Quotations by:
    Pasternak, Boris


I think that if the beast who sleeps in man could be held down by threats — any kind of threat, whether of jail or of retribution after death — then the highest emblem of humanity would be the lion tamer in the circus with his whip, not the prophet who sacrificed himself. But don’t you see, this is just the point — what has for centuries raised man above the beast is not the cudgel but an inward music: the irresistible power of unarmed truth, the powerful attraction of its example.

Boris Pasternak (1890-1960) Russian poet, novelist, and literary translator
Doctor Zhivago [До́ктор Жива́го], Part 1, ch. 2 “A Girl from a Different World” [Nikolai] (1955) [tr. Hayward & Harari (1958), US ed.]
    (Source)

Alternate translations:

I think that if the beast who sleeps in man could be held down by threats -- any kind of threat, whether of jail or of retribution after death -- then the highest emblem of humanity would be the lion tamer in the circus with his whip, not the self-sacrificing preacher. But don’t you see, this is just the point -- what has for centuries raised man above the beast is not the cudgel but an inward music: the irresistible power of unarmed truth, the attraction of its example.
[tr. Hayward & Harari (1958), UK ed.]

I think that if the beast who sleeps in man could be held down by threats -- any kind of threat, whether of jail or of retribution after death -- then the highest emblem of humanity would be the lion tamer in the circus with his whip, not the prophet who sacrificed himself. But this is just the point -- what has for centuries raised man above the beast is not the cudgel, but an inward music -- the irresistible power of unarmed truth.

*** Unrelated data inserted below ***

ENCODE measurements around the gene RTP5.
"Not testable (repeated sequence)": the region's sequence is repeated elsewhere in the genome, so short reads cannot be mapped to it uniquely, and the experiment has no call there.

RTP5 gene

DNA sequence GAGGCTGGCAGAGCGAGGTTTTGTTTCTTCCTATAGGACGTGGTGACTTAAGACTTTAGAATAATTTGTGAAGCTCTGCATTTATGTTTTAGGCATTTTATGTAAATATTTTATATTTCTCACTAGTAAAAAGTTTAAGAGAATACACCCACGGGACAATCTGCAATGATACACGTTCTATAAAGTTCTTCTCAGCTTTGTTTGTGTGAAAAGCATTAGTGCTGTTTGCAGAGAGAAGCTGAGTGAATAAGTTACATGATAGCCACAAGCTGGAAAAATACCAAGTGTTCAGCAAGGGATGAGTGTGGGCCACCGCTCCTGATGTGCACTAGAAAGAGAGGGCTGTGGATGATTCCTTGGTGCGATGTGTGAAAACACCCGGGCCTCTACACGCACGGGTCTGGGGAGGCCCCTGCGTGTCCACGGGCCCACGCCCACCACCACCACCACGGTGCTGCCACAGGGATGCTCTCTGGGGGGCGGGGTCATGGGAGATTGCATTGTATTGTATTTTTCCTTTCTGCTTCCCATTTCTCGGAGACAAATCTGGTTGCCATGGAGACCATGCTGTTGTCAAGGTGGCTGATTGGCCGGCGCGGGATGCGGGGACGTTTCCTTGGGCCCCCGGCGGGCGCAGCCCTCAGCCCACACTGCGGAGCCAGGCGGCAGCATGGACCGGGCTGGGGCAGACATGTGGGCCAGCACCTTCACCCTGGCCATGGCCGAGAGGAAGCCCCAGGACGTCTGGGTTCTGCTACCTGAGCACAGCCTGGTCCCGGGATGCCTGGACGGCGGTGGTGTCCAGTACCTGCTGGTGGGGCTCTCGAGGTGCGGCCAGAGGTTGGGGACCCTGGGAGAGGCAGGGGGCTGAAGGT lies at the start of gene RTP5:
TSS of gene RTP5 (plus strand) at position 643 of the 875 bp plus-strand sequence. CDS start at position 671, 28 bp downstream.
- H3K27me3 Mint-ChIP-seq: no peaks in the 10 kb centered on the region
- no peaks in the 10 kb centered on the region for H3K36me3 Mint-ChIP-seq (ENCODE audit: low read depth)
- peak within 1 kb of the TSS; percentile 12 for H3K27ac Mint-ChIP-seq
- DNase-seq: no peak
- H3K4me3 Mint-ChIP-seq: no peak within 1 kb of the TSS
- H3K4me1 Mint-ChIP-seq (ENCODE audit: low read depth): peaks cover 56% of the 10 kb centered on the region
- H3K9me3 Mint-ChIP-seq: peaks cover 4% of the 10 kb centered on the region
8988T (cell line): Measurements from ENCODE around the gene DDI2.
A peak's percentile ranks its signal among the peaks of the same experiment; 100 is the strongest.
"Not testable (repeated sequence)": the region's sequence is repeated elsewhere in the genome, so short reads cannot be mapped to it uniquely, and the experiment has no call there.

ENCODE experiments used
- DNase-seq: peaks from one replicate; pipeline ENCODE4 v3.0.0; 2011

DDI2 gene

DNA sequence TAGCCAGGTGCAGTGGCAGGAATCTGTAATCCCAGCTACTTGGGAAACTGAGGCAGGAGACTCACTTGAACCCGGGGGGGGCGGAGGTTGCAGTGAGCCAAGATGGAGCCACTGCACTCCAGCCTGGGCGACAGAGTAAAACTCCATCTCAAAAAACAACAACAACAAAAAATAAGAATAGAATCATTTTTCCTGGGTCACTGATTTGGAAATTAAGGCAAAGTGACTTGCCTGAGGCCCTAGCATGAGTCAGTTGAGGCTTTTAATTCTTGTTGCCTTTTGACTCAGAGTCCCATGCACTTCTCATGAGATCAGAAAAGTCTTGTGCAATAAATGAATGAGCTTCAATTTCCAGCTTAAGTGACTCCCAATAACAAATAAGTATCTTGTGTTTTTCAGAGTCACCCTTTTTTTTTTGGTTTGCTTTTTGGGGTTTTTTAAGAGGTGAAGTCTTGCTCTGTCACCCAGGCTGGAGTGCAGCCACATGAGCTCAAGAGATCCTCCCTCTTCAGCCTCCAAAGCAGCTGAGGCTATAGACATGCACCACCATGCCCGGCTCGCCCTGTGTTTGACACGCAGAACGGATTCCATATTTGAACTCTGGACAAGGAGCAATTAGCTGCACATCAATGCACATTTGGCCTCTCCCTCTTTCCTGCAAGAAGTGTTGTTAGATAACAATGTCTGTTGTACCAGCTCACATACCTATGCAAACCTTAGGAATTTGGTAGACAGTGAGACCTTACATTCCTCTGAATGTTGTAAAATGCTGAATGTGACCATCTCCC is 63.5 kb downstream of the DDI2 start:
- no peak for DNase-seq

[tr. Hayward & Harrai (1958); edited version quoted by Ronald Reagan, Moscow University (1988-05-31)]

I think that if the beast dormant in man could be stopped by the threat of, whatever, the lockup or requital beyond the grave, the highest emblem of mankind would be a lion tamer with his whip, and not the preacher who sacrifices himself. But the point is precisely this, that for centuries man has been raised above the animals and borne aloft not by the rod, but by music: the irresistibility of the unarmed truth, the attraction of its example.
[tr. Pevear & Volokhonsky (2010), "A Girl from a Different Circle"]

 
Added on 6-Mar-14 | Last updated 20-Feb-24
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I don’t like people who have never fallen or stumbled. Their virtue is lifeless and of little value. Life hasn’t revealed its beauty to them.

Boris Pasternak (1890-1960) Russian poet, novelist, and literary translator
Doctor Zhivago [До́ктор Жива́го], Part 2, ch. 13 “Opposite the House of Sculptures,” sec. 12 [Yury] (1955) [tr. Hayward & Harari (1958)]
    (Source)

The UK edition, showing the same translators, uses the line "Their virtue is lifeless and it isn't of much value," and the chapter title "Opposite the House of the Caryatids."

Alternate translation: